Acute aortic regurgitation was produced under anesthesia in 11 closed-chest dogs previously instrumented with ultrasound transducers. The immediate responses included increases in end-diastolic diameter (EDD), fractional shortening (FS), heart rate, left ventricular end-diastolic pressure (LVEDP), and pulmonary capillary wedge pressure (PCWP), the latter being transient as was a decrease in left ventricular peak systolic pressure (LVSP). End-systolic diameter (ESD) did not change. The grouped data suggest that no further changes occurred following the initial responses except in PCWP and LVSP. The data from individual dogs showed that there was a tendency for EDP, LVEDP, and PCWP to return toward control values after the initial increases in those dogs in which the heart rate increased after valve damage. This suggests that there were ongoing compensatory adjustments after the initial responses in this subgroup. Twelve dogs were followed chronically in the intact conscious state with echocardiographic measurements after acute aortic valve damage. EDD and ESD increased rapidly for about 80 days after which EDD increased slowly, whereas ESD showed no further change. Wall thickness and FS did not change throughout the period of study, suggesting that increasing wall thickness may be a relatively late change and that it may be related to the level of myocardial compensation.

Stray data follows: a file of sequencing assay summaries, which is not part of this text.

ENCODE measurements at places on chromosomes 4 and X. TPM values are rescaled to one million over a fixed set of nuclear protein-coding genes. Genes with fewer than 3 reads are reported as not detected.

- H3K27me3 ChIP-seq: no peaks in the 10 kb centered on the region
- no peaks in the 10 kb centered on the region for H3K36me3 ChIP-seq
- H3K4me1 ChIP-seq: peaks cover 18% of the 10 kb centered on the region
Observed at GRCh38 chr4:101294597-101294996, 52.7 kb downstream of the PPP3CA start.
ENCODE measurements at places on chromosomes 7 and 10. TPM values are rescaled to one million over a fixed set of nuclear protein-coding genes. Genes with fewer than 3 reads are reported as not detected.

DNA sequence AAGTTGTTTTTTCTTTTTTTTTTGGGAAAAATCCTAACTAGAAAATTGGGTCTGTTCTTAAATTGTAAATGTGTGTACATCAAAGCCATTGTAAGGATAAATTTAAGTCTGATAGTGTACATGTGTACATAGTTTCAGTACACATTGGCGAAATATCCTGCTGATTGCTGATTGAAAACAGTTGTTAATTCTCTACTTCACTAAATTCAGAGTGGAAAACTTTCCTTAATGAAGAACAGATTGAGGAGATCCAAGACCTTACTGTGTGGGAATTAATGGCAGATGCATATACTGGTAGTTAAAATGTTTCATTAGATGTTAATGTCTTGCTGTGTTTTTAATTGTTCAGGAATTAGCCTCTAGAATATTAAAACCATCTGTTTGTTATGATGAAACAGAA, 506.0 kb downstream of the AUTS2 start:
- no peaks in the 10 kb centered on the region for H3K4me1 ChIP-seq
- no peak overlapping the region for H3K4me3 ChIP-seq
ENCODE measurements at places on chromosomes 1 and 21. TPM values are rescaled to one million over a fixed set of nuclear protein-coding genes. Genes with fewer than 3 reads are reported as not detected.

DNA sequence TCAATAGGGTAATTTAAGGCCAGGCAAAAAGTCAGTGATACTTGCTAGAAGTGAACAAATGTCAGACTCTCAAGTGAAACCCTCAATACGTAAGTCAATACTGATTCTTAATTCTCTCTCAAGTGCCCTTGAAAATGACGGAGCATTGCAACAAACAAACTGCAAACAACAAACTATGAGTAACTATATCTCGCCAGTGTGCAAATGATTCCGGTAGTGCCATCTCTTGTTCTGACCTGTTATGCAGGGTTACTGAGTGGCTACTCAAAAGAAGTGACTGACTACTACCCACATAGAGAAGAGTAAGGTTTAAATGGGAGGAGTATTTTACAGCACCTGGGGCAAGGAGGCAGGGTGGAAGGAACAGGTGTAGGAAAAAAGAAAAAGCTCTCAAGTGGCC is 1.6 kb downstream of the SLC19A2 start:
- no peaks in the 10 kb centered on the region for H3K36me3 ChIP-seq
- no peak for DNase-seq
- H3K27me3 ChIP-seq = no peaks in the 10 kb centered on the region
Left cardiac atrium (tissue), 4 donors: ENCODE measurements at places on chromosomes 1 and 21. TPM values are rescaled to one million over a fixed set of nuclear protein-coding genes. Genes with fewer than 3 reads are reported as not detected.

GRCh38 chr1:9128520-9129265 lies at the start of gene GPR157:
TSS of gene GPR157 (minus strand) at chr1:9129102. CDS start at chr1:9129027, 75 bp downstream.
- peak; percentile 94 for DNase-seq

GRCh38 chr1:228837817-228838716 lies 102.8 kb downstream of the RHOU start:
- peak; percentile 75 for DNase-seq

|Original language||English (US)|
|Journal||The American journal of physiology|
|State||Published - Jul 1 1981|
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